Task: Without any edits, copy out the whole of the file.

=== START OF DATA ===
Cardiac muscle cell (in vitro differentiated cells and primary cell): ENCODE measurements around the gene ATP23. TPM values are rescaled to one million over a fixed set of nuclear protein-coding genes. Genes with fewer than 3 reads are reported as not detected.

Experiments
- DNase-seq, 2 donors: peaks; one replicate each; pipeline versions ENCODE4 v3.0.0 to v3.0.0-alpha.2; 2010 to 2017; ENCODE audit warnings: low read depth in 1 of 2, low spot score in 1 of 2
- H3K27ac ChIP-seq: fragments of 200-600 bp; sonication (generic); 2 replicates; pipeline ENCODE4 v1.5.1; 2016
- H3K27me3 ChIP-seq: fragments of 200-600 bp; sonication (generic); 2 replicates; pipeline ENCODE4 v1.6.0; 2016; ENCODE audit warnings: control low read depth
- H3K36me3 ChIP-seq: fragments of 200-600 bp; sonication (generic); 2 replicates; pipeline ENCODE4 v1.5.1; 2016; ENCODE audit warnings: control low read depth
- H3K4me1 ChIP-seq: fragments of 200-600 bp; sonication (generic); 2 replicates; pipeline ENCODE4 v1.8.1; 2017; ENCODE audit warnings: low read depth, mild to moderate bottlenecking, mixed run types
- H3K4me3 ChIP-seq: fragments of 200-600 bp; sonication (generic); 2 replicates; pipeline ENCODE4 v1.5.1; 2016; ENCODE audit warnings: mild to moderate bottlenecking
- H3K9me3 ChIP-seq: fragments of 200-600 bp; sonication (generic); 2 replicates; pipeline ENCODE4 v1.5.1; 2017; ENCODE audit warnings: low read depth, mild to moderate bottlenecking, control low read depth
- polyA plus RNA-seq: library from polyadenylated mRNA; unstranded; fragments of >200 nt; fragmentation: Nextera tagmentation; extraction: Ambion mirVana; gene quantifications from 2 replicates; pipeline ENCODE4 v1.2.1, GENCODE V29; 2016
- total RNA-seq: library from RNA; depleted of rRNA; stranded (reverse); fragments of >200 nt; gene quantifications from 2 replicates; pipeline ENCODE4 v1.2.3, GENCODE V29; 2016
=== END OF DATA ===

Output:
Cardiac muscle cell (in vitro differentiated cells and primary cell): ENCODE measurements around the gene ATP23. TPM values are rescaled to one million over a fixed set of nuclear protein-coding genes. Genes with fewer than 3 reads are reported as not detected.

Experiments
- DNase-seq, 2 donors: peaks; one replicate each; pipeline versions ENCODE4 v3.0.0 to v3.0.0-alpha.2; 2010 to 2017; ENCODE audit warnings: low read depth in 1 of 2, low spot score in 1 of 2
- H3K27ac ChIP-seq: fragments of 200-600 bp; sonication (generic); 2 replicates; pipeline ENCODE4 v1.5.1; 2016
- H3K27me3 ChIP-seq: fragments of 200-600 bp; sonication (generic); 2 replicates; pipeline ENCODE4 v1.6.0; 2016; ENCODE audit warnings: control low read depth
- H3K36me3 ChIP-seq: fragments of 200-600 bp; sonication (generic); 2 replicates; pipeline ENCODE4 v1.5.1; 2016; ENCODE audit warnings: control low read depth
- H3K4me1 ChIP-seq: fragments of 200-600 bp; sonication (generic); 2 replicates; pipeline ENCODE4 v1.8.1; 2017; ENCODE audit warnings: low read depth, mild to moderate bottlenecking, mixed run types
- H3K4me3 ChIP-seq: fragments of 200-600 bp; sonication (generic); 2 replicates; pipeline ENCODE4 v1.5.1; 2016; ENCODE audit warnings: mild to moderate bottlenecking
- H3K9me3 ChIP-seq: fragments of 200-600 bp; sonication (generic); 2 replicates; pipeline ENCODE4 v1.5.1; 2017; ENCODE audit warnings: low read depth, mild to moderate bottlenecking, control low read depth
- polyA plus RNA-seq: library from polyadenylated mRNA; unstranded; fragments of >200 nt; fragmentation: Nextera tagmentation; extraction: Ambion mirVana; gene quantifications from 2 replicates; pipeline ENCODE4 v1.2.1, GENCODE V29; 2016
- total RNA-seq: library from RNA; depleted of rRNA; stranded (reverse); fragments of >200 nt; gene quantifications from 2 replicates; pipeline ENCODE4 v1.2.3, GENCODE V29; 2016